Be sure to check out the CPAT Calendar of Events to find out about upcoming partner conferences, seminars, fundraisers, and other activities in your area. If you would like your event listed, please contact Dorothy at


Welcome New Members!
  • The Birth Connection
  • The Birthing Project (Center for Community Health and Well-Being)
  • Mexican American Business & Professional Association
  • PALS for Health
  • PEACE at Ward African Methodist Episcopal Church
  • Roberts Family Development Center
  • Tomás Rivera Policy Institute
  • Thai Health And Information Services, Inc (THAIS)
  • Trilogy Integrated Services, LLC
  • Vet to Vet/NAMI Vocal

In the News

Heart Disease, Diabetes, Depression a Deadly Mix
The Washington Post
March 9, 2007
By Steven Reinberg

Heart disease, diabetes and depression can be a lethal triple-play -- boosting a patient's death risk by 20 percent to 30 percent, new research shows. "We do not know what this increased risk is due to, but it could either be that depression influences crucial aspects of self-care behaviors needed to manage diabetes or that a more severe disease process is reflected in more depressive symptoms…” Click here for the full article.

A mental-health insurance parity bill might finally pass Congress
Contra Costa Times
March 9, 2007
By Rob Hotakainen

He was a pioneer by circumstance, not by choice. But 35 years after former Democratic Sen. Thomas Eagleton of Missouri was forced to abandon his bid for vice president after he disclosed that he'd been treated for depression, politicians no longer keep their and their families' battles with mental health in the dark... Click here for the full article.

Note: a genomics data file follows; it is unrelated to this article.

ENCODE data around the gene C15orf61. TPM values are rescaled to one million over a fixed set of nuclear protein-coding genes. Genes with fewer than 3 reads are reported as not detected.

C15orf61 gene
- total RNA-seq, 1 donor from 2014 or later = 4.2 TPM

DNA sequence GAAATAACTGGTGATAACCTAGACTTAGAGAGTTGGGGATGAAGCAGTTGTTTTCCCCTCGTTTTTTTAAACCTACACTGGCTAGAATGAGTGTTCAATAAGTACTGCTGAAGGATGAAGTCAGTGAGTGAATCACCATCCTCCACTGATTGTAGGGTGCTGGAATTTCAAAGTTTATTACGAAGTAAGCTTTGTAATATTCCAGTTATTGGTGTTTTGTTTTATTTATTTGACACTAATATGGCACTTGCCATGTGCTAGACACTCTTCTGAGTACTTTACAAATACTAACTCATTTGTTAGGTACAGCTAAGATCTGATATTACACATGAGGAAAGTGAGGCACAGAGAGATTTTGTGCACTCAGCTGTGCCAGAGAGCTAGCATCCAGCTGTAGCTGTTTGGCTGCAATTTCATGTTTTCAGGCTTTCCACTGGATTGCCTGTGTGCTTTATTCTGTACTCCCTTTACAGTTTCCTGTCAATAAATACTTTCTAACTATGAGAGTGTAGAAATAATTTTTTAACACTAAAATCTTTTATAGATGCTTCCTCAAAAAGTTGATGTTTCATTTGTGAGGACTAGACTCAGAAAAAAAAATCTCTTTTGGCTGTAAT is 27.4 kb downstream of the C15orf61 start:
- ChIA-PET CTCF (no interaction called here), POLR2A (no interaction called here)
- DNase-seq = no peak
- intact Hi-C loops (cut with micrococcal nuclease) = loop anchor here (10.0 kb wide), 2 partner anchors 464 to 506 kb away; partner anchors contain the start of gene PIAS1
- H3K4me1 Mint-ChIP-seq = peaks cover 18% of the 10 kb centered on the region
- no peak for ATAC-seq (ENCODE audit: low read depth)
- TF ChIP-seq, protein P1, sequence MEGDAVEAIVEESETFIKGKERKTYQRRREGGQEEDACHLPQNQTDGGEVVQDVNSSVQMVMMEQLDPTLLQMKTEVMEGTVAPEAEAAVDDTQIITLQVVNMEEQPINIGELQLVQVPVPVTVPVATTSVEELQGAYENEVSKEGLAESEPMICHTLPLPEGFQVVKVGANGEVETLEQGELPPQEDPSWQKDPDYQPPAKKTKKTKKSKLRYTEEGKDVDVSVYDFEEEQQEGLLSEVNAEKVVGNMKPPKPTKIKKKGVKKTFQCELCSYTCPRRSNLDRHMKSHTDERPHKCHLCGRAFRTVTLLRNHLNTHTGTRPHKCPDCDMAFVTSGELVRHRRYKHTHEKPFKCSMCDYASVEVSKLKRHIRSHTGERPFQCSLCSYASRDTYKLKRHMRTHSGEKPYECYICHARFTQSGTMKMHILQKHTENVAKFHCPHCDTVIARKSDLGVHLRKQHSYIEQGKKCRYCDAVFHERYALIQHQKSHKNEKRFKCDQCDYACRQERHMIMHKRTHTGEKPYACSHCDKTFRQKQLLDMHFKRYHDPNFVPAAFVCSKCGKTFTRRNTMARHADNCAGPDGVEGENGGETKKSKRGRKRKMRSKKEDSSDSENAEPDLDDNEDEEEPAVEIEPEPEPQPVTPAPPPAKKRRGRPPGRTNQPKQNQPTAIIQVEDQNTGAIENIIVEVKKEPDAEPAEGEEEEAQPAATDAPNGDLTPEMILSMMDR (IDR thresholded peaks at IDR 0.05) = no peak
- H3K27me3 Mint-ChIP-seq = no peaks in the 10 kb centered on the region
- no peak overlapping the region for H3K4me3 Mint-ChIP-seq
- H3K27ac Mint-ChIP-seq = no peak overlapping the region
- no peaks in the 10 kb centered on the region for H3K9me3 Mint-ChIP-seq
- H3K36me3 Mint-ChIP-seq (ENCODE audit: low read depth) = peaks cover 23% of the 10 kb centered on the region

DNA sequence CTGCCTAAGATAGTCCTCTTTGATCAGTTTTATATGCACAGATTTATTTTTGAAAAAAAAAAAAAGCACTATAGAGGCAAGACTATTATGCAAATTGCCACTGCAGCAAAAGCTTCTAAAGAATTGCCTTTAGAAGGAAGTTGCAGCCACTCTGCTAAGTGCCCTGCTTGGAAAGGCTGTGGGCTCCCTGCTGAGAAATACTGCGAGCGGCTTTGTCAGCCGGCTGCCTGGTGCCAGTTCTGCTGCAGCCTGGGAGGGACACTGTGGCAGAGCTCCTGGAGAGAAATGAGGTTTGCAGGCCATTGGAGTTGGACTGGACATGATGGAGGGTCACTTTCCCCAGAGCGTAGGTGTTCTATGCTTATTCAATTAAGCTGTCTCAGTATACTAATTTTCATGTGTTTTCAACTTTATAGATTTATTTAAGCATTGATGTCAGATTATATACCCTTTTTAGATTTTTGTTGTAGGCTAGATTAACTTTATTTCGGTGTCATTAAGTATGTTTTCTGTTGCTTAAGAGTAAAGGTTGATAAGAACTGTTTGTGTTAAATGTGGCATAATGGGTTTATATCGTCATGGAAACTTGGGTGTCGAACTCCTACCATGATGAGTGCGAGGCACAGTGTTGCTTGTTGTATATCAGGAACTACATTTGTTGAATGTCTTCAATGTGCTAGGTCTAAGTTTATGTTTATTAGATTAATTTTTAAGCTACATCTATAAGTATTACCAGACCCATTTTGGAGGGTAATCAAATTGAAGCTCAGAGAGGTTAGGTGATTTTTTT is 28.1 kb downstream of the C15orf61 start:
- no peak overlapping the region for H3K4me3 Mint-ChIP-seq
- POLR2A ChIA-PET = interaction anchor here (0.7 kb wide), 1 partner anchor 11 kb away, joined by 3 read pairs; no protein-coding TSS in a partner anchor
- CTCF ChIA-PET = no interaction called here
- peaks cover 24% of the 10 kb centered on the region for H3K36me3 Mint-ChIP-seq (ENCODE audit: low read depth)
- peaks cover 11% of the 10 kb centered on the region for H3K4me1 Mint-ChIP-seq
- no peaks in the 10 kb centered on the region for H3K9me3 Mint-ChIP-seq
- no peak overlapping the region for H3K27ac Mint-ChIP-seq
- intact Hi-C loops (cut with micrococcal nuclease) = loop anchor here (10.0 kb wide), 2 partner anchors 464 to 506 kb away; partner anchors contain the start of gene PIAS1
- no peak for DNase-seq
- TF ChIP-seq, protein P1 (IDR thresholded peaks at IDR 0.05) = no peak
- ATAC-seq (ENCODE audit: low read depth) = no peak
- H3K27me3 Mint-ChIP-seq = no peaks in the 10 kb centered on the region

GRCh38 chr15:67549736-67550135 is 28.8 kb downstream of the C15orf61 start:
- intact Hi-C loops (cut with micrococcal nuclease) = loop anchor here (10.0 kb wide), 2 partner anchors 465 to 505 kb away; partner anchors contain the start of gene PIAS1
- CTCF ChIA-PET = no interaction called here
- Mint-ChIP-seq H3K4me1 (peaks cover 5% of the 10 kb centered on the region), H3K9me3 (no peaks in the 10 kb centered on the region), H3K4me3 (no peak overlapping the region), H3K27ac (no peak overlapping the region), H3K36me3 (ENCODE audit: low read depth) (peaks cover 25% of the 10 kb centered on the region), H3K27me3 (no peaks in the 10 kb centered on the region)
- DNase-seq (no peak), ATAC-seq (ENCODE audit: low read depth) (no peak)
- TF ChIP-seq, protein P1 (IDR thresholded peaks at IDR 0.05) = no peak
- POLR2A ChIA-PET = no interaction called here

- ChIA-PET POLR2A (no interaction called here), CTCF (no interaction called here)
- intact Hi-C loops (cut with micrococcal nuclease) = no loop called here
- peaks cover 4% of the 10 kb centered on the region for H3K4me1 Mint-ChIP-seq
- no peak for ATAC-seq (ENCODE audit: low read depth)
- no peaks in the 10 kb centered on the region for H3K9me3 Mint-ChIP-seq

Lawmaker Says Mental Health Missing in Prison Reform
February 23, 2007
By Rebecca Corral

A new proposal introduced in Sacramento today would establish mental health courts that could send mentally-ill defendants to treatment facilities instead of prisons. Click here for the full article.

Mental health providers say stigma keeps Latinos away
The Orange County Register
February 8, 2007
By Blythe Bernhard

Latinos are more likely to commit suicide and suffer depression than other ethnic groups, but less likely to get assistance. Breaking down the cultural barriers that prevent some Latinos from seeking treatment for mental health issues was the topic when some 200 health care workers, students and patients met at Santa Ana College. Click here for the full article.

Interesting Information

Basic Facts About Clinical Depression:

  • Clinical depression is one of the most common mental illnesses, affecting more than 19 million Americans each year.[1] This includes major depressive disorder, manic depression and dysthymia, a milder, longer-lasting form of depression.
  • Depression causes people to lose pleasure from daily life, can complicate other medical conditions, and can even be serious enough to lead to suicide.
  • Depression can occur to anyone, at any age, and to people of any race or ethnic group.
  • Depression is never a "normal" part of life, no matter what your age, gender or health situation.
  • Unfortunately, though treatment for depression is almost always successful, fewer than half of those suffering from this illness seek treatment.[2]
  • Many people resist treatment because they believe depression isn't serious, that they can treat it themselves or that it is a personal weakness rather than a serious medical illness.

1. National Institute of Mental Health: "The Numbers Count: Mental Illness in America," Science on Our Minds Fact Sheet Series. Accessed August 1999. Netscape:

Rupp A, Gause E, Regier D: "Research Policy Implications of Cost-of-Illness Studies for Mental Disorders," British Journal of Psychiatry Suppl 1998; 36:19-25.


CA Access News welcomes contributions from our partners. Please contact us if you have suggestions for future events and stories by calling CPAT at (916) 658-0144, Attn: Janet.


925 L Street, Suite 1200
Sacramento, CA 95814

Supported by America's Research Based Pharmaceutical Companies